Blue Book (magazine)
Launched as The Monthly Story Magazine, it was published under that title from May 1905 to August 1906 with a change to The Monthly Story Blue Book Magazine for issues from September 1906 to April 1907. In its early days, Blue Book also carried a supplement on theatre actors called "Stageland". The magazine was aimed at both male and female readers.
For the next 45 years (May 1907 to January 1952), it was known as The Blue Book Magazine, Blue Book Magazine, Blue Book, and Blue Book of Fiction and Adventure. The title was shortened with the February 1952 issue to simply Bluebook, continuing until May 1956. With a more exploitative angle, the magazine was revived with an October 1960 issue as Bluebook for Men, and the title again became Bluebook for the final run from 1967 to 1975.
In its 1920s heyday, Blue Book was regarded as one of the "Big Four" pulp magazines (the best-selling, highest-paying and most critically acclaimed pulps), along with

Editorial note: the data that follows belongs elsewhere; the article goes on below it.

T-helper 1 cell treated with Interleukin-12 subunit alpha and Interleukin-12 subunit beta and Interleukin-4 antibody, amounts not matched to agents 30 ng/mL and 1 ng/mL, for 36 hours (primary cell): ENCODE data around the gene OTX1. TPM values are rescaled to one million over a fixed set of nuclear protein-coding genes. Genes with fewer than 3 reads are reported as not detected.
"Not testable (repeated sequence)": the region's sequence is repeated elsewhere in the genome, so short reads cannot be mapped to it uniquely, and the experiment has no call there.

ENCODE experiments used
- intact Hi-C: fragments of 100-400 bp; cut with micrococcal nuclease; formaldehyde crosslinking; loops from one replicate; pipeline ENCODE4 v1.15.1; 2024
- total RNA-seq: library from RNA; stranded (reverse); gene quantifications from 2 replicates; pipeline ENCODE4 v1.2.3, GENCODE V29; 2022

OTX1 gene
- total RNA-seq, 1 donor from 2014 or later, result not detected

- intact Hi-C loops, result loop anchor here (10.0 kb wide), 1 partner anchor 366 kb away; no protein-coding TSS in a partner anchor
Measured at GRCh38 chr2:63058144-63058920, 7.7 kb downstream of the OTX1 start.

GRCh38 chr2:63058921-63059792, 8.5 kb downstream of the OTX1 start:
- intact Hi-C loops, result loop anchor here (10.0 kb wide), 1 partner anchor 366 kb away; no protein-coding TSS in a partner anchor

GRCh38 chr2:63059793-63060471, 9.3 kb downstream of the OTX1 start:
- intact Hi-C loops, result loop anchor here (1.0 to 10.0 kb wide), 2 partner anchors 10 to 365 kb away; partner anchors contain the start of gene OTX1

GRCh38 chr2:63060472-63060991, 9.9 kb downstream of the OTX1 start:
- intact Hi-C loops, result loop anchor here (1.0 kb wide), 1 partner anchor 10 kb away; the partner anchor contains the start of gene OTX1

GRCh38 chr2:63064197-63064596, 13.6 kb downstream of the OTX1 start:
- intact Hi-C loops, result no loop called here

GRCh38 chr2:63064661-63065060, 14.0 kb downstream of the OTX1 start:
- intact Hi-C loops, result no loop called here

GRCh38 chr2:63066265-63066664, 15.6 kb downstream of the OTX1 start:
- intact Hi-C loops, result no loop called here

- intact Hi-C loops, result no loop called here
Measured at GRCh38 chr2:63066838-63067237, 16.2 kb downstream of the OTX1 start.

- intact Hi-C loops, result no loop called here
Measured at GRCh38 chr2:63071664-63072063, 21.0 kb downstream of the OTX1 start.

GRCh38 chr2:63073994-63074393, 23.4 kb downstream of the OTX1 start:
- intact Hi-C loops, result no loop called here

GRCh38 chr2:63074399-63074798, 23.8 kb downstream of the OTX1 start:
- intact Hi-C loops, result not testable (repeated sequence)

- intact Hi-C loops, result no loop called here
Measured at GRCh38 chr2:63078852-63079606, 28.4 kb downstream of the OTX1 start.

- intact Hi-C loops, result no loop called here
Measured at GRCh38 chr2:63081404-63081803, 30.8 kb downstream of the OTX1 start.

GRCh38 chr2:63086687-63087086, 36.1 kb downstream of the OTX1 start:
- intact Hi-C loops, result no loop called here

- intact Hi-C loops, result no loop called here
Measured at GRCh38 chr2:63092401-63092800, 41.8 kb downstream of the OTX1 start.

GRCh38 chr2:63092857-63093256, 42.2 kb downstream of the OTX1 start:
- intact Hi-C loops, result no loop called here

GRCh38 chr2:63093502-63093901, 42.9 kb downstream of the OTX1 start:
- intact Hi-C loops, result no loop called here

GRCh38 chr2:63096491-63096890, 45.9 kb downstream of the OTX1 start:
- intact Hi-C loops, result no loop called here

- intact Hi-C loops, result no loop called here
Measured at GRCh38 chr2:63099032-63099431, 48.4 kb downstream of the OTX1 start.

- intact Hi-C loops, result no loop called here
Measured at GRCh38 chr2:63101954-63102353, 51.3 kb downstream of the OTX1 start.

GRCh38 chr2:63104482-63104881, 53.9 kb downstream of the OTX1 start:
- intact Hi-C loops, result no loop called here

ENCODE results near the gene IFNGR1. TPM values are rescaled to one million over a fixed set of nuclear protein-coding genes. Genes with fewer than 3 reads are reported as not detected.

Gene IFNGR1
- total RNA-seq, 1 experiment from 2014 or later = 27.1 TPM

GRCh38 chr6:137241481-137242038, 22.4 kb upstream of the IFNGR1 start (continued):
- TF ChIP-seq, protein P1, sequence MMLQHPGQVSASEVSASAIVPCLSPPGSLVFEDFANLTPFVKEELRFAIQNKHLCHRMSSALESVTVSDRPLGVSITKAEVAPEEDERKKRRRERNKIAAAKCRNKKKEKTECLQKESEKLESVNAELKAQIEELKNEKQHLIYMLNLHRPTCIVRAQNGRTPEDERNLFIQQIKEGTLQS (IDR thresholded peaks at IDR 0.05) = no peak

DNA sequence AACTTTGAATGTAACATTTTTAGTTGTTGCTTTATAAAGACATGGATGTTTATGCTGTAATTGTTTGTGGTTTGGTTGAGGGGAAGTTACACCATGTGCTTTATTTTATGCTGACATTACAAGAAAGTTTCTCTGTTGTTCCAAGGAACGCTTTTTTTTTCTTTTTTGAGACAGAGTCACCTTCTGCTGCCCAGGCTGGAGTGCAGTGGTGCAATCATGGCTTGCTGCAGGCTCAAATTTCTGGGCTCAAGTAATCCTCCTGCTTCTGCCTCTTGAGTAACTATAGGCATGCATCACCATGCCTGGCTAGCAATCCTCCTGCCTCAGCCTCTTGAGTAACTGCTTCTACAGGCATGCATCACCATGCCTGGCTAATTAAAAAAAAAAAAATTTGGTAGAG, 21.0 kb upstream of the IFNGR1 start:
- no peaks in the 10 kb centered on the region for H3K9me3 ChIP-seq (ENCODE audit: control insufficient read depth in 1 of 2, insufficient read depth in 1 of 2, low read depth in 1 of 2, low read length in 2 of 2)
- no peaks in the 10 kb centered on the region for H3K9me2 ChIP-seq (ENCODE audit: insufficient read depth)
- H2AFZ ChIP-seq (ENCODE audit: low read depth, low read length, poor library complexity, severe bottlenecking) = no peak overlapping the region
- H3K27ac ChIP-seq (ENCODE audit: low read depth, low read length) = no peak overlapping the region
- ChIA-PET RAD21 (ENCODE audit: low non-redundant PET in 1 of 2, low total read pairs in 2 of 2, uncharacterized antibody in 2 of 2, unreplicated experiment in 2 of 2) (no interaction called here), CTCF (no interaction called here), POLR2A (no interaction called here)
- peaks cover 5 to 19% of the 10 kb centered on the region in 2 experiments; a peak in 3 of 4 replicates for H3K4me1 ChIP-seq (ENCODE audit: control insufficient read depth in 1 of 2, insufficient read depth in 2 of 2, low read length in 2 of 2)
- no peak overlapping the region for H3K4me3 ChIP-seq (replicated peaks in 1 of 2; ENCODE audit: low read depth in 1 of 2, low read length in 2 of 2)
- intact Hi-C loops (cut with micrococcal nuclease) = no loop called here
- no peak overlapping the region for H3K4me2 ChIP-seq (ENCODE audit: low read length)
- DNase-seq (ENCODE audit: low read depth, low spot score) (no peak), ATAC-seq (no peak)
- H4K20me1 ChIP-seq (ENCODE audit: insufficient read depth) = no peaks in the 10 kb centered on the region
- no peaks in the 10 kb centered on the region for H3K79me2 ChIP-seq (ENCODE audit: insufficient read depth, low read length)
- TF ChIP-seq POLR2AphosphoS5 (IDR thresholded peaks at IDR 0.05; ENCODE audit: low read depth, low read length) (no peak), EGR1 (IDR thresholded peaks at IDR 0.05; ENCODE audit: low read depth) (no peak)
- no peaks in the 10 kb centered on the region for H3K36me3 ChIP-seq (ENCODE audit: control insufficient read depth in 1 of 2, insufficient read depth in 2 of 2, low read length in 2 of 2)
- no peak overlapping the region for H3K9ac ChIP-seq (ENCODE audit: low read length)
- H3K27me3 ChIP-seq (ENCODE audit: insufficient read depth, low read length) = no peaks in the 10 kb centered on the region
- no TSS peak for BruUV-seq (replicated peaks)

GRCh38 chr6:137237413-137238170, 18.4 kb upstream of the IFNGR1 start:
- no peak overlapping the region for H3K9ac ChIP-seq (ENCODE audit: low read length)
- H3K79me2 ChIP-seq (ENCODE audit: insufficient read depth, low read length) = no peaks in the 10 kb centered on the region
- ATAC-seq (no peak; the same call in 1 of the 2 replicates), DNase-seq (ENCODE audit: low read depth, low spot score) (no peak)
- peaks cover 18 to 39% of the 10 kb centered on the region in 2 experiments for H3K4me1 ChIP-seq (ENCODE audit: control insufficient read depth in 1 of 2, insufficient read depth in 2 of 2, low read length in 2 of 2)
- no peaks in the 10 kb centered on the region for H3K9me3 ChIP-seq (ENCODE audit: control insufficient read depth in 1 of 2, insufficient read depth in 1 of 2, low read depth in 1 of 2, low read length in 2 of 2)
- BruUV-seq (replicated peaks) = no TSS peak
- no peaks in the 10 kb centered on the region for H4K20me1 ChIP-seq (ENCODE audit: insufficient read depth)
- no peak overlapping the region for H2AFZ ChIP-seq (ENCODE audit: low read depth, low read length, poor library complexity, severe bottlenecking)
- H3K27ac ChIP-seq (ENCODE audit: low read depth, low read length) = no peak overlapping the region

The early publishers were Story-Press Corporation and Consolidated Magazines, followed in 1929 by
The succession of editors included Karl Edward Harriman, Donald Kennicott (1929 to January 1952),  Maxwell Hamilton (February 1952 through the mid-1950s) and Andre Fontaine in the mid-1950s, followed by Frederick A. Birmingham. Maxwell Hamilton returned for the 1960 revival, followed by B. R. Ampolsk in 1967.